• The mites create snail-like tracks above the beak, which soon spreads to create coral-like encrustations around the side of the beak.

  • Scaly face is highly contagious (i.e. spread by contact). 

  • The mites can be passed onto other birds in the same cage/Aviary esp. amongst Budgies, who spend a lot of time feeding each other beak to beak and wiping their beaks on communal perches.


  • You can either get a proprietary treatment for Scaly Face from a  Pet Shop.

  • Smear the affected areas with Vaseline. (Petroleum jelly)

    • This kills the mites by blocking off their breathing tubes. 

  • Continue treatment for a few days after obvious signs of infection have disappeared

  • Get some PANOMEC (an Ivermectin-based solution) 

    • or IVERMECTIN 1% Spot-on (same as above)

  • Check out info on Panomec above for instructions on how to use, as it's systemic

    i.e. absorbed thru the skin (inc. yours as well - wear rubber gloves b4 use)!

    NB: Ivermectin is highly TOXIC to both cats and dogs - so make sure you never use any products containing this on them.  Also make sure you don't leave empty packages/containers  around that have contained Ivermectin - so they can't chew them.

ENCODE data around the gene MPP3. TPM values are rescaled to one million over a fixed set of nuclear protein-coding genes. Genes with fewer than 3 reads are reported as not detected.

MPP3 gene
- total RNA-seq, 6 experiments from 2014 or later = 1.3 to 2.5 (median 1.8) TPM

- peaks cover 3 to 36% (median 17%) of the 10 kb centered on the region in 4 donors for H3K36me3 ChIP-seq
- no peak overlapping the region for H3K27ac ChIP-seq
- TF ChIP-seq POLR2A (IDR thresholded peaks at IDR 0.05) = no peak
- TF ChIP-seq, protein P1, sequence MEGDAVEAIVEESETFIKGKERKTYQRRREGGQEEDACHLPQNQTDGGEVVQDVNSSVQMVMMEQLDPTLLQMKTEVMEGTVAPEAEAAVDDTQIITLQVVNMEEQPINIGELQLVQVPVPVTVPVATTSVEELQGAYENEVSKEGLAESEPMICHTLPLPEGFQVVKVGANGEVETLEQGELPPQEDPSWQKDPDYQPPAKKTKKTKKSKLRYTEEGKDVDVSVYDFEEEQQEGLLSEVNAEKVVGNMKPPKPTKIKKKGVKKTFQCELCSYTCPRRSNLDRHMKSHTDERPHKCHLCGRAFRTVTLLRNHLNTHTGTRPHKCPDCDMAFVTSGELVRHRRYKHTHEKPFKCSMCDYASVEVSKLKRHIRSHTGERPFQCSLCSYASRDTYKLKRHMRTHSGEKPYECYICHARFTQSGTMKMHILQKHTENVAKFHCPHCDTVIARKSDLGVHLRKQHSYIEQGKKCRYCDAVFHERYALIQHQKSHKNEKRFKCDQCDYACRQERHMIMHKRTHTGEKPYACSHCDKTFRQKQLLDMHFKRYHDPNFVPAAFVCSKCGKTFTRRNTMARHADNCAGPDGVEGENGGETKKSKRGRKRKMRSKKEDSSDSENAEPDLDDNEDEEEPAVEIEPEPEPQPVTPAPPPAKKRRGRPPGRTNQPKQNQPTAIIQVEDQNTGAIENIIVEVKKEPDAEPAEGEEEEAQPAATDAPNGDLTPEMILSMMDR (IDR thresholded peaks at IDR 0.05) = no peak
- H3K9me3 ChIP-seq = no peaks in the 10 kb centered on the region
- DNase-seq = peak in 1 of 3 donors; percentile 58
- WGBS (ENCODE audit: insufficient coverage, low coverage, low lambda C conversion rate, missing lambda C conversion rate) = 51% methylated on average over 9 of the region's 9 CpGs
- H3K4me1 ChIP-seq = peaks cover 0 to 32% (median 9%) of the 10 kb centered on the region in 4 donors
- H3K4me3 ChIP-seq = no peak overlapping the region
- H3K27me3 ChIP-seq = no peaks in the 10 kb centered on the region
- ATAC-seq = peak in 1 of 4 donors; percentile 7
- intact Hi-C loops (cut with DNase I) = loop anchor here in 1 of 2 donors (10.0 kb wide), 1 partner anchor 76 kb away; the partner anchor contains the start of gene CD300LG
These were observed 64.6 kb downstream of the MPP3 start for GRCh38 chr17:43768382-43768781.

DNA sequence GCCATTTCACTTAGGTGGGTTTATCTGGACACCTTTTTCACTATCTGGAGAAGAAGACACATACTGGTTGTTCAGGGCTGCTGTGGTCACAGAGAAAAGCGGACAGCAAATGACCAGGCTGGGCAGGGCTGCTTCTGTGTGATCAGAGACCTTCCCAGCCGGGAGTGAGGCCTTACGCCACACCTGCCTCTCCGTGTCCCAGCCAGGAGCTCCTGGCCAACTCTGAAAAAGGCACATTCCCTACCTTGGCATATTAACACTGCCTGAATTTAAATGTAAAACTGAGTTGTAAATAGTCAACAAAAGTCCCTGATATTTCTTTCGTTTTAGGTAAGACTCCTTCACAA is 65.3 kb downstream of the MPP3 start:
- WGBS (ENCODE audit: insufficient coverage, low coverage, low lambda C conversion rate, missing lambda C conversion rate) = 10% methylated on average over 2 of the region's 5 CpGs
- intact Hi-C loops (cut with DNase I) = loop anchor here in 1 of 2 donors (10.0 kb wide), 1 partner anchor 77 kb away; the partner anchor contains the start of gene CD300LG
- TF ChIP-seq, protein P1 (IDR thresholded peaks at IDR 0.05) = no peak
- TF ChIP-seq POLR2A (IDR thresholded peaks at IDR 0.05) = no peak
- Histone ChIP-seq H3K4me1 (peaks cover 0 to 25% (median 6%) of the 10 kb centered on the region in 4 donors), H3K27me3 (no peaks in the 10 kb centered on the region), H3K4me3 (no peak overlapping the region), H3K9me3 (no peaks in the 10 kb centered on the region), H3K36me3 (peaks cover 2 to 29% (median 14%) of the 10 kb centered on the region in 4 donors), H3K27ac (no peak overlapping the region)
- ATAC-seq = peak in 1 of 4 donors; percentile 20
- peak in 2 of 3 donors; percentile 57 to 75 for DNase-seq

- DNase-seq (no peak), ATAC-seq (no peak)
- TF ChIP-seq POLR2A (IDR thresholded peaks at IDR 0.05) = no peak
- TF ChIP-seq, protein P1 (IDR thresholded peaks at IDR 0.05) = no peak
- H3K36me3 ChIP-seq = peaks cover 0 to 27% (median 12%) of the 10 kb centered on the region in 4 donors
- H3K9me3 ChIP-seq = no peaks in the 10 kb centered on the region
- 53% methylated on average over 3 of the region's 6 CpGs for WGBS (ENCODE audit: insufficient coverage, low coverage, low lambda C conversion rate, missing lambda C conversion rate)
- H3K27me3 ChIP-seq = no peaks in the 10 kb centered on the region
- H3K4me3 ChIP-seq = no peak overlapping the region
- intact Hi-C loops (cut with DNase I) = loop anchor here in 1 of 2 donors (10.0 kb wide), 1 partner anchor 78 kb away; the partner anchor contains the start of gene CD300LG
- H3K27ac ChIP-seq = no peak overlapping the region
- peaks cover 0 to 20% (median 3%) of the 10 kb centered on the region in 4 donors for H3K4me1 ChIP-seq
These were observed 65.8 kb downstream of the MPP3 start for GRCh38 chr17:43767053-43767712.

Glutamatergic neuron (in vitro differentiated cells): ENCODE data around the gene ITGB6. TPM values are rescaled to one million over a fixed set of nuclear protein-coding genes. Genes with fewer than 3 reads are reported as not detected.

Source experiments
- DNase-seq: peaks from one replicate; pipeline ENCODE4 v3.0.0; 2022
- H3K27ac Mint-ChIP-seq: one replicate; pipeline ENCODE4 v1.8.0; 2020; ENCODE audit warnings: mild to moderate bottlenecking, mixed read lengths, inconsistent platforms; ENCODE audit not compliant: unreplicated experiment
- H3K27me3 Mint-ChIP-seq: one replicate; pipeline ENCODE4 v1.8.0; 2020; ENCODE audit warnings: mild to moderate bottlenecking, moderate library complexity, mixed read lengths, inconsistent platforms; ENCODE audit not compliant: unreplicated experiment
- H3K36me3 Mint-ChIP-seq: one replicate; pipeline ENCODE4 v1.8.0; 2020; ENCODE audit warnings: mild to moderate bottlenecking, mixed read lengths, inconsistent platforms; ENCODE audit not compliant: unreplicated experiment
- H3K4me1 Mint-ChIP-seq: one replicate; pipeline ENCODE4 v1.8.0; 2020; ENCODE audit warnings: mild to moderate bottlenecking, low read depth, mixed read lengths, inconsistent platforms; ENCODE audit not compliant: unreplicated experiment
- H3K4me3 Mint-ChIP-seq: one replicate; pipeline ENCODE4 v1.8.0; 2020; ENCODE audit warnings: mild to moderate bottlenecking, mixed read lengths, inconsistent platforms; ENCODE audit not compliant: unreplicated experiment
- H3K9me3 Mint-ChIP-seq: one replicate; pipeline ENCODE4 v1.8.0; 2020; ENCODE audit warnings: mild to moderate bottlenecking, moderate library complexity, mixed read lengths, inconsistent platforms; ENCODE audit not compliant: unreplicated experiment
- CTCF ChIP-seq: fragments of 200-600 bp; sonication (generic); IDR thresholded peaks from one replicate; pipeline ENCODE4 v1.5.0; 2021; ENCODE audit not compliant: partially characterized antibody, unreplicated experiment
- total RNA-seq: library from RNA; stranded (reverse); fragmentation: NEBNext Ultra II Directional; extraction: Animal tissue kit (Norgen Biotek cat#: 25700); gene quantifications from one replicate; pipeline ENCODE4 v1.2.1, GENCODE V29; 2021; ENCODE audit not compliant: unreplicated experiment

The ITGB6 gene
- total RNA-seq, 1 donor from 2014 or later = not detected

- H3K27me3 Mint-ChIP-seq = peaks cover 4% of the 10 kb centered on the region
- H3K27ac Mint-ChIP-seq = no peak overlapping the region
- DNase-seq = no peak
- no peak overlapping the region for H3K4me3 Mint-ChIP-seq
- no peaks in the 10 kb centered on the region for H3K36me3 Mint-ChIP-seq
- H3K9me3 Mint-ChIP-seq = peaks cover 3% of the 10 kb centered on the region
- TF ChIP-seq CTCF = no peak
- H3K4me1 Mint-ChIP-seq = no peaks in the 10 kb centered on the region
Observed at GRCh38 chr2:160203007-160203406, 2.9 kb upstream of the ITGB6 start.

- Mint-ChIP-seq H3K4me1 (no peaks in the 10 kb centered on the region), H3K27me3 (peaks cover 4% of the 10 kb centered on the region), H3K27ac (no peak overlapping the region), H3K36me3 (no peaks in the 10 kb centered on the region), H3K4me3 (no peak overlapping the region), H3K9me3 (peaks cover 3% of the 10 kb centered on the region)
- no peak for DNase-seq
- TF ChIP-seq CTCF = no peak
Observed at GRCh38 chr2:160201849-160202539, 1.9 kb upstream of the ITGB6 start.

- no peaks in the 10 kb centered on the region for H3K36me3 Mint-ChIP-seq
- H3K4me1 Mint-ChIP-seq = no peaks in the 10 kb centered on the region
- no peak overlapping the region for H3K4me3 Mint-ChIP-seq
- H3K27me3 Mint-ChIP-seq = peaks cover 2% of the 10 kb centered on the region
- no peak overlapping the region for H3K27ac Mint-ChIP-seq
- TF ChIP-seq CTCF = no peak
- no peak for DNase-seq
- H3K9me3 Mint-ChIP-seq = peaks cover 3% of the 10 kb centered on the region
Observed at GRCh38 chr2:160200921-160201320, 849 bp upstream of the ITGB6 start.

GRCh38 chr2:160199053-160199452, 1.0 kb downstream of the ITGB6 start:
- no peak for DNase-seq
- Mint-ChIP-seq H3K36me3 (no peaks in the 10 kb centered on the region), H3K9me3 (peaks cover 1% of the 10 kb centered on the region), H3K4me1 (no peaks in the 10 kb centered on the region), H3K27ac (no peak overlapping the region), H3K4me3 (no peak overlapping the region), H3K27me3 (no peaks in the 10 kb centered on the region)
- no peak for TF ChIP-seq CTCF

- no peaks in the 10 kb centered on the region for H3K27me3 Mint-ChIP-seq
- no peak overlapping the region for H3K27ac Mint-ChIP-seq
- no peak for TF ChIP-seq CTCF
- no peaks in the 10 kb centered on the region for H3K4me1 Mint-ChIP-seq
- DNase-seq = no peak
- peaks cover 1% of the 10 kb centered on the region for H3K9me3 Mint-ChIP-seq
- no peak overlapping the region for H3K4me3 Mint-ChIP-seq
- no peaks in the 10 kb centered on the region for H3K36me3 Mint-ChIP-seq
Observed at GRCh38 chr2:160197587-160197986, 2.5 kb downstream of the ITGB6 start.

• If you have a good selection of branches and perches for your birds their claws should not become over-long. 

  • Pet Birds can benefit from man-made perches designed to help kept their claws trimmed - not to the exclusion of natural branches/perches.

  • These Man-made perches can be rough and irritate the bottom of the bird's feet and make them sore, if that's all they have to perch on. (they can even cause "Bumble Foot")

  • However, inevitably some birds end up with over-long claws that can effect their balance and even curl right round and back into their feet!

  • To cut a small birds claws, esp. those that are pale coloured is not a problem.

    Catch the bird up gently and hold it in a towel to stop it struggling.

    It's best if there are 2 of you - one to hold the bird and one to concentrate on cutting the claws.

    You ideally need nail clippers, (the ones used to clip Dogs toenails are ideal) rather than scissors and a bright light/torch.

    Hold the foot up to the light and look for the vein that runs 1/2 way down the claw.

    You can cut the claw just below the Vein.

    If you cut the vein by accident - have some flour, cornflour, un-perfumed talc or powdered anti-biotic powder to hand.  

    Dip the end of the bleeding claw into the powder - it forms an effective seal to stop the bleeding and aid the healing.